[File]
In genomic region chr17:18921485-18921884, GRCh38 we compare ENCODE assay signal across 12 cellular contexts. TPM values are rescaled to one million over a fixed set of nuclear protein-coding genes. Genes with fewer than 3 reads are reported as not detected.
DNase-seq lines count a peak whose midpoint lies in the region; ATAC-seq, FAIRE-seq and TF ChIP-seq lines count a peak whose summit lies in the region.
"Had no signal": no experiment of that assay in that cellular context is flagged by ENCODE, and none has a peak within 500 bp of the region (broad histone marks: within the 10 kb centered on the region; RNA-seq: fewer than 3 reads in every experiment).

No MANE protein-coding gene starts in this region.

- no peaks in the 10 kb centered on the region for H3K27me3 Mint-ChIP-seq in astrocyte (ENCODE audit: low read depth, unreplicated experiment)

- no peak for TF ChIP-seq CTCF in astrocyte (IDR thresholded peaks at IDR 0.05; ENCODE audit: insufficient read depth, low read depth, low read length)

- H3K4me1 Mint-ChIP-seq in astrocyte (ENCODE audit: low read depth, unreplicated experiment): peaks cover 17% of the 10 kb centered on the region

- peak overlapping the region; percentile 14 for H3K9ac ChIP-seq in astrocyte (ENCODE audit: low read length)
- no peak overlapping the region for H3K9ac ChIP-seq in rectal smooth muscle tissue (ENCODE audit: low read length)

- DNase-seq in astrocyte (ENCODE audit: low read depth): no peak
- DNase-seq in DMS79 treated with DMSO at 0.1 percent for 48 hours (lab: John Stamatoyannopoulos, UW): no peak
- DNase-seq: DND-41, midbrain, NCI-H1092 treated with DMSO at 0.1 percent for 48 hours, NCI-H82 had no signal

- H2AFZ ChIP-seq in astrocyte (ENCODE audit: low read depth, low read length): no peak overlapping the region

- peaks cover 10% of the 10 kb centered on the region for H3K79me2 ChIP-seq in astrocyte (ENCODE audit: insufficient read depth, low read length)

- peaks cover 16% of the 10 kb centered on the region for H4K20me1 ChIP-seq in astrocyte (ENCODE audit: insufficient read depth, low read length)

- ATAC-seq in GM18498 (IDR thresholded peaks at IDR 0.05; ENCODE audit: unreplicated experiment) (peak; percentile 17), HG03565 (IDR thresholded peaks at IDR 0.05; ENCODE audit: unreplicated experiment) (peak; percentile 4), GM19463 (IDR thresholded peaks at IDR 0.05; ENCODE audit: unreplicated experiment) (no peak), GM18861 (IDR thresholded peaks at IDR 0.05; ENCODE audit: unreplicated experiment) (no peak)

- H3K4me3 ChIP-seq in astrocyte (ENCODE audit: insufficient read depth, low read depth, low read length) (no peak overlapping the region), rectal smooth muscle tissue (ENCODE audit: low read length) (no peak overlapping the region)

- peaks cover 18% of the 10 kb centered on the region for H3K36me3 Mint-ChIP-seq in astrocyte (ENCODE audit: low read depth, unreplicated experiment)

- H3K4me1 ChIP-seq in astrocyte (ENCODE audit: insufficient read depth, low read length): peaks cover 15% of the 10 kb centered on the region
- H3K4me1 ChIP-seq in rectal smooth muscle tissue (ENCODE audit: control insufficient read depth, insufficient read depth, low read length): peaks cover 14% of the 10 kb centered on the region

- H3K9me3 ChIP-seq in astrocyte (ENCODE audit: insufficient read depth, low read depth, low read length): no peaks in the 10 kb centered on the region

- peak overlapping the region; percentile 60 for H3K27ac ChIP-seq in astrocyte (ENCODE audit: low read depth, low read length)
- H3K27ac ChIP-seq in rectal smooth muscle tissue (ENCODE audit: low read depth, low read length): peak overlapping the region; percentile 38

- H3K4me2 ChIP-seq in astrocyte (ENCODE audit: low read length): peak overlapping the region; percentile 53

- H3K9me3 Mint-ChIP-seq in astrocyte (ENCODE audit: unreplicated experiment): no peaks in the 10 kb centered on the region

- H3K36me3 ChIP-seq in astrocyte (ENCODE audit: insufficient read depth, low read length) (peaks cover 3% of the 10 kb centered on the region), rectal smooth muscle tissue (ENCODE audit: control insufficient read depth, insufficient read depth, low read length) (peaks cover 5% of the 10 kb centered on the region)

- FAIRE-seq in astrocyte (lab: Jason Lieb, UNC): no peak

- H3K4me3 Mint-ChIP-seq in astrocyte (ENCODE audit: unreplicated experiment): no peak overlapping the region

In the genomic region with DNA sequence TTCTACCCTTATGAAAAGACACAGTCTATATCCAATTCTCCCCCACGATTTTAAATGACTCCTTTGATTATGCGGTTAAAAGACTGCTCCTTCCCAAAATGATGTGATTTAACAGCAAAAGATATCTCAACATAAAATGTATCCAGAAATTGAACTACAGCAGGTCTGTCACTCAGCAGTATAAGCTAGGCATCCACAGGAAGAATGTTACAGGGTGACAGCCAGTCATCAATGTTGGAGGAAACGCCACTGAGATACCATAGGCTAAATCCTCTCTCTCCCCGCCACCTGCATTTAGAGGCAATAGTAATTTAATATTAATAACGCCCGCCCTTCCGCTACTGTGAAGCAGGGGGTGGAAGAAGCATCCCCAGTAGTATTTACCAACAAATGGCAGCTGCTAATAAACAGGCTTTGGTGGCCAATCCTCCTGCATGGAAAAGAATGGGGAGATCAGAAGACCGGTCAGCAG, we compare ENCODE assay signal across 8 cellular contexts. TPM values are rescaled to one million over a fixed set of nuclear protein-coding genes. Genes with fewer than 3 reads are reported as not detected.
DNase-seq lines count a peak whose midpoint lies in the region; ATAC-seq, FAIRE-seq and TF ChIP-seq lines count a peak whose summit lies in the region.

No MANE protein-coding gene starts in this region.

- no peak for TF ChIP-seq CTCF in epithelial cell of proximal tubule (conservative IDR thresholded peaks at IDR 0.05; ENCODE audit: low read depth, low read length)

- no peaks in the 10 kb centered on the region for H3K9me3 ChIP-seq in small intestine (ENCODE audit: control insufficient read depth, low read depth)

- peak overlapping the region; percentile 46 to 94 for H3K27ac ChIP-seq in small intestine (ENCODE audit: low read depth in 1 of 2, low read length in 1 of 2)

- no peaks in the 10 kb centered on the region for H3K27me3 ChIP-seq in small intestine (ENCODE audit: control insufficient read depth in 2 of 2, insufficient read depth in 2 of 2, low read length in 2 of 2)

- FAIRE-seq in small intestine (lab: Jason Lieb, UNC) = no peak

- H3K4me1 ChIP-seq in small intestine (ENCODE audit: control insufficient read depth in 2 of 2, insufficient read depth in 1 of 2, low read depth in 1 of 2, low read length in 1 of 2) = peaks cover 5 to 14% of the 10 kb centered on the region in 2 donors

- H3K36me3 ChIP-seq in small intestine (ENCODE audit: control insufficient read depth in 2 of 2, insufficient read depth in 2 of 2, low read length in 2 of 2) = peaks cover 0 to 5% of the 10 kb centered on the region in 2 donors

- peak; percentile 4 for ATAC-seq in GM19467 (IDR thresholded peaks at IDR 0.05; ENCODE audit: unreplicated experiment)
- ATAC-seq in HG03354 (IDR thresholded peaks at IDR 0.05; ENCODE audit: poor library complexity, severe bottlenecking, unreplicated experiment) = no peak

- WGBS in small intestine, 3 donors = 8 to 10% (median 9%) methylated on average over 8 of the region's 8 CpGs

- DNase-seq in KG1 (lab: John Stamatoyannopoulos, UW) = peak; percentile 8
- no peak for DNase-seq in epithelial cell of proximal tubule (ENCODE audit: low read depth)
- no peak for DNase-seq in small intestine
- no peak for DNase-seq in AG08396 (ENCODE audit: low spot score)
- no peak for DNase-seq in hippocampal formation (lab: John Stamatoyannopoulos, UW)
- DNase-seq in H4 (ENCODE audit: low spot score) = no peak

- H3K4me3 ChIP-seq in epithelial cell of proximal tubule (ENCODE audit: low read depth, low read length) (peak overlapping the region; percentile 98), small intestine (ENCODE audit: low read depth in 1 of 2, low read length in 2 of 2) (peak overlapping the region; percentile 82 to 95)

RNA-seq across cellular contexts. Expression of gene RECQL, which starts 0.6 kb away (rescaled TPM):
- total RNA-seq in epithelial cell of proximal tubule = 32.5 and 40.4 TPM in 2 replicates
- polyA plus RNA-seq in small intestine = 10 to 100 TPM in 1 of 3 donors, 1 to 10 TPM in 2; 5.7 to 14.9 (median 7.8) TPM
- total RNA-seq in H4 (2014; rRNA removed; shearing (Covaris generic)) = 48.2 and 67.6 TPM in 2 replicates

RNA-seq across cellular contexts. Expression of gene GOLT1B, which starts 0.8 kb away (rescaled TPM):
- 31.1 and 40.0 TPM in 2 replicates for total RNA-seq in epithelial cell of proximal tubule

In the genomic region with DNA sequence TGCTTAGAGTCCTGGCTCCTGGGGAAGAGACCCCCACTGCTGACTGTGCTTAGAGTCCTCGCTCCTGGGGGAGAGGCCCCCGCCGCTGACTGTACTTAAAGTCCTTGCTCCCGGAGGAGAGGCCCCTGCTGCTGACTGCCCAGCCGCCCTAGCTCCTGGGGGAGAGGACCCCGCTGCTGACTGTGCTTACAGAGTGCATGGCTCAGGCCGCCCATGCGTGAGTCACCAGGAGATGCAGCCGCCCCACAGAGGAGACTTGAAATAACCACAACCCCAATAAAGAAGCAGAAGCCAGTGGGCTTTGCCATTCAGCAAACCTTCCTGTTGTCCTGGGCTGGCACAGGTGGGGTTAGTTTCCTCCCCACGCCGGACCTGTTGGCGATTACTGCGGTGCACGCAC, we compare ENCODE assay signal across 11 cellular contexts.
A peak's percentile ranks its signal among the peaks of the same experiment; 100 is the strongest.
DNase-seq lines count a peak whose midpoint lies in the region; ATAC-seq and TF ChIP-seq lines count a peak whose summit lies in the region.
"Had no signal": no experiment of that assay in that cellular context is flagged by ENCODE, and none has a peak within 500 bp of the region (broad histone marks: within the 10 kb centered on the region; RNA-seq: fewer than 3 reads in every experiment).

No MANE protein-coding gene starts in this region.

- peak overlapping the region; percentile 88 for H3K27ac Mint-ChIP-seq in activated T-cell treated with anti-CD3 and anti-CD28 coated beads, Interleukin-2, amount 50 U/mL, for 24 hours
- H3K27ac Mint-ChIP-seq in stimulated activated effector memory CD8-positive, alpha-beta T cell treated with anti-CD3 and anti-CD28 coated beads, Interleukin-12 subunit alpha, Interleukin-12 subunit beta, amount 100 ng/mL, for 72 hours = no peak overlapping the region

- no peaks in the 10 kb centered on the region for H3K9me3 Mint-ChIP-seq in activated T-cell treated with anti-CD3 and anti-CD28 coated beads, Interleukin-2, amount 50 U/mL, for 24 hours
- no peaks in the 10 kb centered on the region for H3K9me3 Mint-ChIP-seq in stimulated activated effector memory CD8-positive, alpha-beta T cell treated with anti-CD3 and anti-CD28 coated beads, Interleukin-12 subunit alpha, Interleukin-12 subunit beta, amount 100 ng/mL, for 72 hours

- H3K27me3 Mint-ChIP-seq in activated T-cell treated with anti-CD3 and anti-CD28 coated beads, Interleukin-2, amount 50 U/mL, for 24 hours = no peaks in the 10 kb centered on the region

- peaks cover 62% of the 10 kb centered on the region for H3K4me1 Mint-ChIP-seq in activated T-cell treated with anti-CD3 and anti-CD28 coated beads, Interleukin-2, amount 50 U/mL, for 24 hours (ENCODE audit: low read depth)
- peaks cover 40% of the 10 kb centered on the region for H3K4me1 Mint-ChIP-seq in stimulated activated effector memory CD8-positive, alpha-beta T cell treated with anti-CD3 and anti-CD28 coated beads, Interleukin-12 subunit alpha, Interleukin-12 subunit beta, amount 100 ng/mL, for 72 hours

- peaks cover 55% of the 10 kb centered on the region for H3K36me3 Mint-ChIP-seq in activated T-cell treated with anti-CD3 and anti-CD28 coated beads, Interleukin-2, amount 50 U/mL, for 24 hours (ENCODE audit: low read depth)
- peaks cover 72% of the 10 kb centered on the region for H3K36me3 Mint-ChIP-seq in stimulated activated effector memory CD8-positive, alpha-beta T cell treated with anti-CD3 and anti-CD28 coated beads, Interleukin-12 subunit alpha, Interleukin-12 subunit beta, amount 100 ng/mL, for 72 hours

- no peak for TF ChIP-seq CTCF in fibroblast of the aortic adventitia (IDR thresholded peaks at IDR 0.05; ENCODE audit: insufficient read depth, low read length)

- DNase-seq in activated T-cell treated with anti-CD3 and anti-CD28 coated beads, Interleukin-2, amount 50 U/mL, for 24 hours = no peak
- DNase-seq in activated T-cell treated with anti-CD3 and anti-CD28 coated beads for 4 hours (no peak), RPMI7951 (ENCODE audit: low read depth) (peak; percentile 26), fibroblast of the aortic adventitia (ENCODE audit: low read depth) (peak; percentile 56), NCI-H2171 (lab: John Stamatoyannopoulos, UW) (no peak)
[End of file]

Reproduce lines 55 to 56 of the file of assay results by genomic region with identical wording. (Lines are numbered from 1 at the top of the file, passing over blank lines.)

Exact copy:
In the genomic region with DNA sequence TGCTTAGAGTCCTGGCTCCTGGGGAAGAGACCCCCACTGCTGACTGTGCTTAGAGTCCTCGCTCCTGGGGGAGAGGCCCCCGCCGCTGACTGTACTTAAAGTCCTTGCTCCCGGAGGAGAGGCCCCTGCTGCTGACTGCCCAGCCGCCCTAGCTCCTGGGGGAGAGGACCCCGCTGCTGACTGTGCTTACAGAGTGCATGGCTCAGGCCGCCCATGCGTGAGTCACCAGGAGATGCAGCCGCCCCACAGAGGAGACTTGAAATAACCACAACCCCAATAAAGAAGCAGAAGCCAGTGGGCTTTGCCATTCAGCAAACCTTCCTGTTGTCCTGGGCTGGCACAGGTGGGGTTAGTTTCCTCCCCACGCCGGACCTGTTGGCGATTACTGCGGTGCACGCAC, we compare ENCODE assay signal across 11 cellular contexts.
A peak's percentile ranks its signal among the peaks of the same experiment; 100 is the strongest.